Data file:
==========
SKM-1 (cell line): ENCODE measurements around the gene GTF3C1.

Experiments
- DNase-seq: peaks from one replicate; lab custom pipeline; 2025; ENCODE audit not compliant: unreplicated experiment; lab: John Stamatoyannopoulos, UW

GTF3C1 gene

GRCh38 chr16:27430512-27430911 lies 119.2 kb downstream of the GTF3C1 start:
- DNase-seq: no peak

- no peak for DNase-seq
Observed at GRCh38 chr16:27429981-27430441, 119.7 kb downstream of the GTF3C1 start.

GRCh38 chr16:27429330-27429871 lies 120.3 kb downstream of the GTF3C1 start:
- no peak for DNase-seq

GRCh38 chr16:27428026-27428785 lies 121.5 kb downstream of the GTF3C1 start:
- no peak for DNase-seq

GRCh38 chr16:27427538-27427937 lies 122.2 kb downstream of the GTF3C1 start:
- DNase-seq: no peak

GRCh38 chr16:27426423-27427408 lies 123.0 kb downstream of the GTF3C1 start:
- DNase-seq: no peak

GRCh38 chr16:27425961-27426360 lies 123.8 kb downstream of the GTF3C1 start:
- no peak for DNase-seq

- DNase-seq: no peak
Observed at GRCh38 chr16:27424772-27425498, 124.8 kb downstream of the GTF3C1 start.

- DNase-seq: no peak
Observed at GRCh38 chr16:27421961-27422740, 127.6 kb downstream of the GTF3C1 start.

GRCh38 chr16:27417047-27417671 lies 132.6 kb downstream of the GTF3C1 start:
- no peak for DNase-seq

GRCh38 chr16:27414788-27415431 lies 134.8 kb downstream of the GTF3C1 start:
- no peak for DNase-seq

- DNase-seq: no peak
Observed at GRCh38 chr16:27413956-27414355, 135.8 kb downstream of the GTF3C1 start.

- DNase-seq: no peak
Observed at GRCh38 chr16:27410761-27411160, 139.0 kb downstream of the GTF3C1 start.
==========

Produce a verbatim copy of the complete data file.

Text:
SKM-1 (cell line): ENCODE measurements around the gene GTF3C1.

Experiments
- DNase-seq: peaks from one replicate; lab custom pipeline; 2025; ENCODE audit not compliant: unreplicated experiment; lab: John Stamatoyannopoulos, UW

GTF3C1 gene

GRCh38 chr16:27430512-27430911 lies 119.2 kb downstream of the GTF3C1 start:
- DNase-seq: no peak

- no peak for DNase-seq
Observed at GRCh38 chr16:27429981-27430441, 119.7 kb downstream of the GTF3C1 start.

GRCh38 chr16:27429330-27429871 lies 120.3 kb downstream of the GTF3C1 start:
- no peak for DNase-seq

GRCh38 chr16:27428026-27428785 lies 121.5 kb downstream of the GTF3C1 start:
- no peak for DNase-seq

GRCh38 chr16:27427538-27427937 lies 122.2 kb downstream of the GTF3C1 start:
- DNase-seq: no peak

GRCh38 chr16:27426423-27427408 lies 123.0 kb downstream of the GTF3C1 start:
- DNase-seq: no peak

GRCh38 chr16:27425961-27426360 lies 123.8 kb downstream of the GTF3C1 start:
- no peak for DNase-seq

- DNase-seq: no peak
Observed at GRCh38 chr16:27424772-27425498, 124.8 kb downstream of the GTF3C1 start.

- DNase-seq: no peak
Observed at GRCh38 chr16:27421961-27422740, 127.6 kb downstream of the GTF3C1 start.

GRCh38 chr16:27417047-27417671 lies 132.6 kb downstream of the GTF3C1 start:
- no peak for DNase-seq

GRCh38 chr16:27414788-27415431 lies 134.8 kb downstream of the GTF3C1 start:
- no peak for DNase-seq

- DNase-seq: no peak
Observed at GRCh38 chr16:27413956-27414355, 135.8 kb downstream of the GTF3C1 start.

- DNase-seq: no peak
Observed at GRCh38 chr16:27410761-27411160, 139.0 kb downstream of the GTF3C1 start.